I agree with Mr. Fontaine. Like him, I will stick with Louis L'Amour, Zane Grey, and other notable Western writers. I bought this book because its cover said if I liked Louis L'Amour, I'd like Mr. Compton. Well, nothing could be farther from the truth. His description is pratically non-existent. I have no idea what his characters look like, and they're all flat and one-dimensional. If he wants to write mostly dialogue, that's fine. But his dialogue can't be flat and uninteresting. Dialogue must at least tell us something about the character's character, personality, etc. His attribution lines are also repetitious, even when only two characters speak. 'He said,' 'said she' back and forth throughout the scene's whole two-character conversation. It gets quite annoying. Also, he qualifies much of his attributions with adverbs, a stylistic 'no-no.' If the dialogue is well-written, these adverbial qualifiers are unnecessary. Regarding the scenes set in New Orleans, he didn't even hint at what one of his scene's central streets looks like -- St. Charles Avenue. I live in New Orleans, and thus was very disppointed when he didn't give his readers a feel for what New Orleans was like in 1877. Or what this street was like. St. Charles Avenue is just as famous a street in New Orleans as Canal Street. And yes, like Mr. Fontaine, I found his research lacking. Perhaps, had he done more research, his scenes and characters would've come to life for me. All he needed was a few precise details. Example: the fact that St. Charles Street, even back in 1877, was a wide street with a median running between two, narrower streets, just like it is today. He could've mentioned the beautiful Victorian houses which lined it, the beautiful gardens in people's lawns, etc. I get the feeling he wrote whatever came to his head without much revision and without double-checking his facts As I recall Mr. L'Amour once saying: 'If one of my characters trips over a rock, I can take you to the location where my scene is set and show you that rock.' This was L'Amour's preciseness,one of the things which made him great. Also, L'Amour's style is almost flawless. I know my critique is harsh, but that's the only way we can learn. I would hope that someone would be this honest with me regarding my writing, for such honesty only helps us writers grow and improve in our craft.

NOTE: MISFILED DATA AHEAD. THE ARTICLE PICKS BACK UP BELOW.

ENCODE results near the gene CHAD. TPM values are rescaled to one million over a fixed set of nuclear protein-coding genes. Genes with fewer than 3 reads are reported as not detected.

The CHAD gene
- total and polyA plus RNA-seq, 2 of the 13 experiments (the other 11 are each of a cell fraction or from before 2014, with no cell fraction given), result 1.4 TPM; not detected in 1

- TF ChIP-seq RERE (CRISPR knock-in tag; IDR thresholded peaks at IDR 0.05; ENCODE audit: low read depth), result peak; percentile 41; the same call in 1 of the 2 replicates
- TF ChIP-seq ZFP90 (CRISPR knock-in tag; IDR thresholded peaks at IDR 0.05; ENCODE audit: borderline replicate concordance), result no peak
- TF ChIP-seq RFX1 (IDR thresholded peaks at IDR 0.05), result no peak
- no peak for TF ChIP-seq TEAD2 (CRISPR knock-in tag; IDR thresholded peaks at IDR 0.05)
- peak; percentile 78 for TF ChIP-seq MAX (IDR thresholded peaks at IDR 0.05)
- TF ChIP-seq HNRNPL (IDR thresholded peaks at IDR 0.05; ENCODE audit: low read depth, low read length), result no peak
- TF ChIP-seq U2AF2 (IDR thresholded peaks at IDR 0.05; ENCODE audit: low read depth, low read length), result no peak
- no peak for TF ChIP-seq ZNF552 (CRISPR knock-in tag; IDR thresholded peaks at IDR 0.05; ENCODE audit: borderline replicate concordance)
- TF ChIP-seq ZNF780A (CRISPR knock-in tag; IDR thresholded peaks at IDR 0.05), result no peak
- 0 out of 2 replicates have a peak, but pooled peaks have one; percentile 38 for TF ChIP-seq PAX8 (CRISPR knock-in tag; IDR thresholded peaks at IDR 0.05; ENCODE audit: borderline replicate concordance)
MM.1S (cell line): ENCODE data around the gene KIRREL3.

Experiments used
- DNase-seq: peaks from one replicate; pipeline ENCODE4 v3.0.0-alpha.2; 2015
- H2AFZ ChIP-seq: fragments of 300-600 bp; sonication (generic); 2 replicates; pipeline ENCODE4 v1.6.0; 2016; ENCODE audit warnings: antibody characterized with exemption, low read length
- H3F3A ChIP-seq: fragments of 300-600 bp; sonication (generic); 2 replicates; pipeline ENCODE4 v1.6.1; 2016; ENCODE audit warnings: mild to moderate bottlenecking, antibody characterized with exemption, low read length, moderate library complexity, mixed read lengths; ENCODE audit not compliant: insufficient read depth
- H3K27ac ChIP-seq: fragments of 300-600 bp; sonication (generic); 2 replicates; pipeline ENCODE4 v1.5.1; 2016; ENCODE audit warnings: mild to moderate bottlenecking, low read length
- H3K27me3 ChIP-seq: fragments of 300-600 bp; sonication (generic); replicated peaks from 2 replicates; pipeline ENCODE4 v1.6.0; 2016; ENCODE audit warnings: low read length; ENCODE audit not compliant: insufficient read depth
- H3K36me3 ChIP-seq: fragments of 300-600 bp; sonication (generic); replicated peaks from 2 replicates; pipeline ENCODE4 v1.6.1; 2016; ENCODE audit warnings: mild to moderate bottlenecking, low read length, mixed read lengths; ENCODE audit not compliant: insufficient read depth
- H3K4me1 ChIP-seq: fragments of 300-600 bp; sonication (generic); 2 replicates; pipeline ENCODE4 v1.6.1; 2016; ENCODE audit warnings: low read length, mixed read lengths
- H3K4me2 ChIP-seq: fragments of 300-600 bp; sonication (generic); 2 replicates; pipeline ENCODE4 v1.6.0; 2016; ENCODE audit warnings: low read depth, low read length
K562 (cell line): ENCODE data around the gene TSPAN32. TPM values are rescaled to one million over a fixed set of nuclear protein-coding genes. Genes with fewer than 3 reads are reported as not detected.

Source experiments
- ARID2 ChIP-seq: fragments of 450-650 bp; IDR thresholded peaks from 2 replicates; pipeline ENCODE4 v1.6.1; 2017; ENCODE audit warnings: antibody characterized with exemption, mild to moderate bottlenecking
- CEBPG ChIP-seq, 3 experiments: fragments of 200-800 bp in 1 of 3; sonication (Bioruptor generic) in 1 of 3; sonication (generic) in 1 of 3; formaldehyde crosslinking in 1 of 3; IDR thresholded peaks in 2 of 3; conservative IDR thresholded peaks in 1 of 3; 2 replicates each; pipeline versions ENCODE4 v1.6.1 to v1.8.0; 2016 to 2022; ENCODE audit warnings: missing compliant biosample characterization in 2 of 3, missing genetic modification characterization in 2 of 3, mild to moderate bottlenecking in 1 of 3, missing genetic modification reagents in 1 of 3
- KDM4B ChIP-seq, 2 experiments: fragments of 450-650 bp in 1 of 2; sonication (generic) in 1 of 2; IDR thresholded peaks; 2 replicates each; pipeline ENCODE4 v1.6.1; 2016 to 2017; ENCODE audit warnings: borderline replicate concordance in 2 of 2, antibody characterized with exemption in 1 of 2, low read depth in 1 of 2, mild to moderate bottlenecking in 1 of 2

0 out of 1 people found this review helpful.

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    Posted March 5, 2013